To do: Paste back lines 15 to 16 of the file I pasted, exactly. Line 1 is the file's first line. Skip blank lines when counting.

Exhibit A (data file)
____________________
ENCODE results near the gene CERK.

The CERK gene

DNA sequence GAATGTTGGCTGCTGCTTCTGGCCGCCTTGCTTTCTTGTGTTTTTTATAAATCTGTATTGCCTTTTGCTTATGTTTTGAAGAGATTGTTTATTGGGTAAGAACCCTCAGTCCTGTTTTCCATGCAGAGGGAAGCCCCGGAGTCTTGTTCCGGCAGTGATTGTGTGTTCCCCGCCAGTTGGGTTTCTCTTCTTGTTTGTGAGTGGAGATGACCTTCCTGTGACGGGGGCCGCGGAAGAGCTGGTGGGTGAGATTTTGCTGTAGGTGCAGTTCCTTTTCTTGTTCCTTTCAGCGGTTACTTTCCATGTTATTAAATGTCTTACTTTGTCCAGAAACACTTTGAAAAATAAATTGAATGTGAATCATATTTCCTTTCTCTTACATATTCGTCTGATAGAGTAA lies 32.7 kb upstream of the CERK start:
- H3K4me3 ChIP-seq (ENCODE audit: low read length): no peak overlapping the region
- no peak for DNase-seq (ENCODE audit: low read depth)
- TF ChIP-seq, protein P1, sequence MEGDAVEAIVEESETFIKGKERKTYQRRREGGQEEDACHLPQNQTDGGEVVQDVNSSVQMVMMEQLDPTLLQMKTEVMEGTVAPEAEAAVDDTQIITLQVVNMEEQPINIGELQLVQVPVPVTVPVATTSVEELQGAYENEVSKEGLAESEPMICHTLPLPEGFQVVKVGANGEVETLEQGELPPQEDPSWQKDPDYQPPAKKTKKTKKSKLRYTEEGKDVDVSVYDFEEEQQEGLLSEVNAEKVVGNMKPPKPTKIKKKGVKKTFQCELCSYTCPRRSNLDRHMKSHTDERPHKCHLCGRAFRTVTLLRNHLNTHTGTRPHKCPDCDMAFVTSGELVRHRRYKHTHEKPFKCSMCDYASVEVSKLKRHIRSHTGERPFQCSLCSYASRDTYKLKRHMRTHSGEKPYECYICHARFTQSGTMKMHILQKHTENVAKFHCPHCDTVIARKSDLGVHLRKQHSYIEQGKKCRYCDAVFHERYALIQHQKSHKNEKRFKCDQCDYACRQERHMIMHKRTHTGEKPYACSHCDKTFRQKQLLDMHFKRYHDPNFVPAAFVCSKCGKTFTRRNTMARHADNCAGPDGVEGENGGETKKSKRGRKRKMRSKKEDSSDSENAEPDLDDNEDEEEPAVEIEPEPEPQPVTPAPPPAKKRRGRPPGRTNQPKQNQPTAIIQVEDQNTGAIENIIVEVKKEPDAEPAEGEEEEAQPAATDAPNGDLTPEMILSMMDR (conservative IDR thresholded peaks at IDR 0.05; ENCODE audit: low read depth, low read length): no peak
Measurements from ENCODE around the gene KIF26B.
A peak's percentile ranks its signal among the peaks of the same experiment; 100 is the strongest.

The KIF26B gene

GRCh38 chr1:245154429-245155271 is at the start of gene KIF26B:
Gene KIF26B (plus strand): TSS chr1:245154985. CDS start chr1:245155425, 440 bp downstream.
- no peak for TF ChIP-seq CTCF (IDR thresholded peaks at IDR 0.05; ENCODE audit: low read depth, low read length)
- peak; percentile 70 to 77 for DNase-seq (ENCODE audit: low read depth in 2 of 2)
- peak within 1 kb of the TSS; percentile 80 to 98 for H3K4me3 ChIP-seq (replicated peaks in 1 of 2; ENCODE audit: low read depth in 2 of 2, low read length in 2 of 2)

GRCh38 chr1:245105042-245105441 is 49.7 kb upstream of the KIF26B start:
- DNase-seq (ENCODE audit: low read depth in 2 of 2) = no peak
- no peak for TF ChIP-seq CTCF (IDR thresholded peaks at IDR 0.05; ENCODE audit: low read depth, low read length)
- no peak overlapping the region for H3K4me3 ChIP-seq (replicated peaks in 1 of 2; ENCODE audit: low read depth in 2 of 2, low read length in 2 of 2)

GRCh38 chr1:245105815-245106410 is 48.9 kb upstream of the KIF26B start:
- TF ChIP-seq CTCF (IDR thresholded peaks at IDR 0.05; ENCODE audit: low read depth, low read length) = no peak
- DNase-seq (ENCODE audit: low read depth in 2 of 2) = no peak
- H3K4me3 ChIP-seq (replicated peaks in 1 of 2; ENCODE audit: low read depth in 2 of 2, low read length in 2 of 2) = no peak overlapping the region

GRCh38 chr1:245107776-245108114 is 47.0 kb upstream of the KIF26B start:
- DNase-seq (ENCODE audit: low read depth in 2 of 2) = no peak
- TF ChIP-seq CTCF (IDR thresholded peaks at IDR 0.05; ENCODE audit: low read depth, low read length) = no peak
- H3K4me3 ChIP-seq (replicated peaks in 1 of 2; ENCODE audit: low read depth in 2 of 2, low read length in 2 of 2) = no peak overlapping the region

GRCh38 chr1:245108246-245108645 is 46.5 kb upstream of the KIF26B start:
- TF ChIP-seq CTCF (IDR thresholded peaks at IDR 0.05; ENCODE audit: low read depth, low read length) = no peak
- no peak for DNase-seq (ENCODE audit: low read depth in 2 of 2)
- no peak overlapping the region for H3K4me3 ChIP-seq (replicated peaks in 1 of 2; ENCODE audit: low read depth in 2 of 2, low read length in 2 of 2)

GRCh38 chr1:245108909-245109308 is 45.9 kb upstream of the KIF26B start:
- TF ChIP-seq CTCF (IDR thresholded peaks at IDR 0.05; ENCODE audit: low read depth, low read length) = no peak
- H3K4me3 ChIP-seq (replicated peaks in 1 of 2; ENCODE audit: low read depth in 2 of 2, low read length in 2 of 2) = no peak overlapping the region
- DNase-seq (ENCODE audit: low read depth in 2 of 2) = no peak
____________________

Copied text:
GRCh38 chr1:245105042-245105441 is 49.7 kb upstream of the KIF26B start:
- DNase-seq (ENCODE audit: low read depth in 2 of 2) = no peak